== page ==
Blogs provide value for your business:
- Blogs drive traffic to different parts of your website.
- Your blog can show the world that you’re an expert in what you do.
- Blogs allow you to interact with your customers, and let your customers get to know you.
- Your blog gives your company a personal face, even if your business is only online.
- Since people use blogs as a source of information, your blog can add value to your website by supplying information your customers want.
- Blogs can lead to links for your website — including links that a strictly commercial site couldn’t get.
- Blogs allow you to rank for keywords that you otherwise wouldn’t show up for.
- Blogs keep your customers updated on news about your business.
Blogs also give you an opportunity to sell stuff. We’ve helped several stores and retailers reach customers and make sales through blogging. We’ve used blogging to sell products through Amazon’s affiliate program at our lab site. Not everyone sells products; your blog also helps you sell your services. You can sell a lot of stuff with a blog.
Yet people who use their blogs to sell things often fail. They decide that blogging really doesn’t work. Chances are, they’ve done it wrong.
Why is your audience at your blog in the first place?
Selling, from the point of view of retail blogging, can’t be something you do to people. People come to your blog of their own free will. They’re not coming to be sold to.
They’re probably not coming to look at ads, either. If your ads are good enough to be considered art, or to go viral at YouTube, that’s something else. But mostly, if you’re just saying “Buy my stuff!” people don’t want to see it.
On the other hand, people do want to buy things. Sometimes they even need to buy things. Customers may visit your blog to learn more about your product, your business, and why they should choose you over your competitor.
People also appreciate a deal, and maybe a discount code is enough to get them to pull the trigger and make that purchase they’ve been considering for the last couple of weeks.
They’ve come to your blog because they have some interest in the stuff you sell, so you don’t want to keep your goods a secret.
Don’t blog at your customer — blog for your customer
Look at private blogs; the blogs where people just write about what they find interesting and what they care about, without selling anything.
Those blogs write with excitement about the cool new phone they bought. They show pictures of the cute shoes they’re thinking about splurging on. They make lists of their favorite wines.
And their readers also go buy the phone, the shoes, the wines. They write about these things at their own blogs. It’s great marketing.
But they don’t have pictures of new phones every day, with no other content. They don’t show the same phone repeatedly with a new coupon code every day. They don’t harangue their readers into buying the phone, or push pop-up phone ads into their faces.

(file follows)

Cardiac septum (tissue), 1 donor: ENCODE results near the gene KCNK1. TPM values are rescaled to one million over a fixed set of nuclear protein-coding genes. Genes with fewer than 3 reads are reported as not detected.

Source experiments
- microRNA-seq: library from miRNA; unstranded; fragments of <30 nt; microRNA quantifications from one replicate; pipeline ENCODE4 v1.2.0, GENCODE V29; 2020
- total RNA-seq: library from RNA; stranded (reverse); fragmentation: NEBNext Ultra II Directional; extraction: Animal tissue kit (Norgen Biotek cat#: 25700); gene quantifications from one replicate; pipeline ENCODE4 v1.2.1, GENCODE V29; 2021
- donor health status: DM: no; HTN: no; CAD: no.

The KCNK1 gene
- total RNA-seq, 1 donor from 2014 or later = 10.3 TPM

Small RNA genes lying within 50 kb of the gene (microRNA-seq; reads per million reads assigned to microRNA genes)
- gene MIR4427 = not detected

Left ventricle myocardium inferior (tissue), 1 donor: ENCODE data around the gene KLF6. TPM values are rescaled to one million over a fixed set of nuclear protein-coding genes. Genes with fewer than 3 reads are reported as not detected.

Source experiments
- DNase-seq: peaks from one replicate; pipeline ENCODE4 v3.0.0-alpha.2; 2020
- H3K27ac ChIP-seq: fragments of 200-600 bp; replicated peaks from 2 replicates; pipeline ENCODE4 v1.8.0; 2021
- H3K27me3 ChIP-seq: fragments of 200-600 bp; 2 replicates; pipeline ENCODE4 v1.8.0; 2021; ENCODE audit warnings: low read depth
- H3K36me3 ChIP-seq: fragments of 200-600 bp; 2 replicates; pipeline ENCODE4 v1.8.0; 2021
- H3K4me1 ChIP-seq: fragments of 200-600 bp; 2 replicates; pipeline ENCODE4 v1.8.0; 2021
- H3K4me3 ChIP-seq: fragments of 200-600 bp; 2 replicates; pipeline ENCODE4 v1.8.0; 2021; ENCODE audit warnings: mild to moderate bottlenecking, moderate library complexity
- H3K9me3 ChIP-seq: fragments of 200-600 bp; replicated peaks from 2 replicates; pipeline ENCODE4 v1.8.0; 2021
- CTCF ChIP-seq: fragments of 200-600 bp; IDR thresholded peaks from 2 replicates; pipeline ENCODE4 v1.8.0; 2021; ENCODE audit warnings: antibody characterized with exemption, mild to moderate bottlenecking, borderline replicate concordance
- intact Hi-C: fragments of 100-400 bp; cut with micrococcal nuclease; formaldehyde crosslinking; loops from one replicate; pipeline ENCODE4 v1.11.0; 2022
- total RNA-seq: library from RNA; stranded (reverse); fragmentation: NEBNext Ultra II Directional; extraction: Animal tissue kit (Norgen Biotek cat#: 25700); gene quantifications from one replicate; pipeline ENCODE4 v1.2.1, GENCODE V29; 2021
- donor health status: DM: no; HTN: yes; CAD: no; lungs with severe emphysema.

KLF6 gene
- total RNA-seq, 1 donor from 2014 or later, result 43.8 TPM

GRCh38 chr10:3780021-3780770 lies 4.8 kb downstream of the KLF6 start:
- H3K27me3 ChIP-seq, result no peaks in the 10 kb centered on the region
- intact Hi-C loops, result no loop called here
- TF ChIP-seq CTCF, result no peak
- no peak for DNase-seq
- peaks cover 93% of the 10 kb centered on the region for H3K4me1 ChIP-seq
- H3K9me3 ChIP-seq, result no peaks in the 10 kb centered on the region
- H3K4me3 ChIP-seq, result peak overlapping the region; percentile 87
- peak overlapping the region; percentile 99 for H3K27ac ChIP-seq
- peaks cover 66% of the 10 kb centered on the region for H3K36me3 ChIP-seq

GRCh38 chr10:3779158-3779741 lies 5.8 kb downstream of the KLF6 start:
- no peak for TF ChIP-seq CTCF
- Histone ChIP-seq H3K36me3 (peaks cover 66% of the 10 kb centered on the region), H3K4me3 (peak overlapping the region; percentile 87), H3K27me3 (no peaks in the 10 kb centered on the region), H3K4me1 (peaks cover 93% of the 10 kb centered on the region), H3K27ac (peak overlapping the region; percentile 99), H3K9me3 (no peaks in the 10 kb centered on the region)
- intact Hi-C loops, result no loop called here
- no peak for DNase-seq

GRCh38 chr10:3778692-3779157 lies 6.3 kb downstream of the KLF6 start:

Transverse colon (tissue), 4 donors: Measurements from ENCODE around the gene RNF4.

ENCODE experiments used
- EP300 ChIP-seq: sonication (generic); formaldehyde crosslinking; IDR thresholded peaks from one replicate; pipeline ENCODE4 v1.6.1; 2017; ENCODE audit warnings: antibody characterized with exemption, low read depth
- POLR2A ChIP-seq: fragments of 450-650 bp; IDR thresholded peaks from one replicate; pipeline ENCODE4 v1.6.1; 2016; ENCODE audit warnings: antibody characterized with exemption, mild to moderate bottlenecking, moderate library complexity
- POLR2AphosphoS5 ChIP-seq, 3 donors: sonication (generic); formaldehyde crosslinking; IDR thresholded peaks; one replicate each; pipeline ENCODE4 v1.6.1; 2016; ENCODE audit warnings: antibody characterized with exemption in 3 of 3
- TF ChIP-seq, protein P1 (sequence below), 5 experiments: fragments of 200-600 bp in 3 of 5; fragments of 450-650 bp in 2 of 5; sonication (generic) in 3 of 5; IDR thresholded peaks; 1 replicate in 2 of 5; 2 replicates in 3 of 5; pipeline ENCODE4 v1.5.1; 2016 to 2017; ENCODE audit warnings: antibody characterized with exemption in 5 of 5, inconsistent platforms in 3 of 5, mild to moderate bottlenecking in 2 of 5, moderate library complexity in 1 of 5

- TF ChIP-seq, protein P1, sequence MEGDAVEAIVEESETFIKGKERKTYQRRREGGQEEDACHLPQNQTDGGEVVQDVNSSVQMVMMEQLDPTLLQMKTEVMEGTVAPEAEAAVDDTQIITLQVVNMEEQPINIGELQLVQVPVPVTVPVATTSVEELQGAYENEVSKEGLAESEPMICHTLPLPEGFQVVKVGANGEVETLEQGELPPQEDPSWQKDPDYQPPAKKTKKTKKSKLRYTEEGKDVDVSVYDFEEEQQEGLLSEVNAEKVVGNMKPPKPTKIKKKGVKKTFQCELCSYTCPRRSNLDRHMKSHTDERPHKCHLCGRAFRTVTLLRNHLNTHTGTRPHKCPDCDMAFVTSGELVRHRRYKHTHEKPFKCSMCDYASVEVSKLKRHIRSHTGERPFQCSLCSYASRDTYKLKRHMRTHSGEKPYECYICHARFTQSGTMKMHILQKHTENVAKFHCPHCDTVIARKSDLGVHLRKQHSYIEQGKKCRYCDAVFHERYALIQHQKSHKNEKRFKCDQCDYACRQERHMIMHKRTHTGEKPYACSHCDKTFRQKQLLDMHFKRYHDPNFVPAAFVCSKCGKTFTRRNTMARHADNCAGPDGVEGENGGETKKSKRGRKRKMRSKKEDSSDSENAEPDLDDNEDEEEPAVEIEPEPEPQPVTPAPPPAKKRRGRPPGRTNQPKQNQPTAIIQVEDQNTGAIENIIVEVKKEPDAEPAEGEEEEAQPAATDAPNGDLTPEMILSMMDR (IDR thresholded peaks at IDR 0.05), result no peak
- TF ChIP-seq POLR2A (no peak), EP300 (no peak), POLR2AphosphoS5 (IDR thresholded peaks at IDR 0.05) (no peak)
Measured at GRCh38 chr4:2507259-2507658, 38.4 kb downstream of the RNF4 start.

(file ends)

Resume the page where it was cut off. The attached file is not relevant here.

When you’re selling stuff with your blog, you need to show your products. You should take the opportunity to explain the great features of your product. Tell people where they can buy your products, e-commerce or brick and mortar. And you can certainly offer special deals.
An example using velocipedes
Imagine that you’re in the market to buy a new bicycle. You know bikes have two wheels, a seat, and some handle bars, but that’s where your knowledge of bicycles stops. However, you’d like to learn more about bicycles and make an informed decision.
In one store, you have an aggressive salesman: a real bull. He’s pushing you to buy the most expensive bike in the showroom, but doesn’t really answer any of your questions or provide any additional information apart from the price tag.
This salesman might make a few sales through brute force and persistence. However, customers may develop negative feelings about him or the store, and he may drive away more customers than he makes sales.
In a different store, you have a sales associate who is knowledgeable, honest, and truly helpful. He teaches you why some tires are wider than others, why some bikes have more gears, and how the geometry of a bike affects your comfort and performance. He provides you with some insider knowledge about bicycles, and he asks about your interests, what type of bike you’re looking for, and tries to help you find the bike that fits your needs.
Even if you don’t buy from that store today, you may decide to come back and buy a bike from them at another time. You will be more inclined to support them now and in the future, and you will also recommend that bike shop to your friends.
It’s the same for your blog. If you provide useful information, if you’re helpful and offer answers to questions that people ask, and if you provide value beyond a sales pitch, you’re more likely to make those sales.
An example using hot air balloons
The blog post you see a bit of above is on using a hot air balloon theme in the classroom. There’s a bulletin board set there, and people who click on it can buy it. It also has information on the history of hot air balloons and ideas on how to make effective use of the theme for back to school.
You know what? If you were a schoolteacher, you’d want to go read that lesson, even now that you know it was selling stuff.
Make your blog beautiful or useful or fun, and then go ahead and set out your wares. Your readers won’t mind. They’ll probably even buy.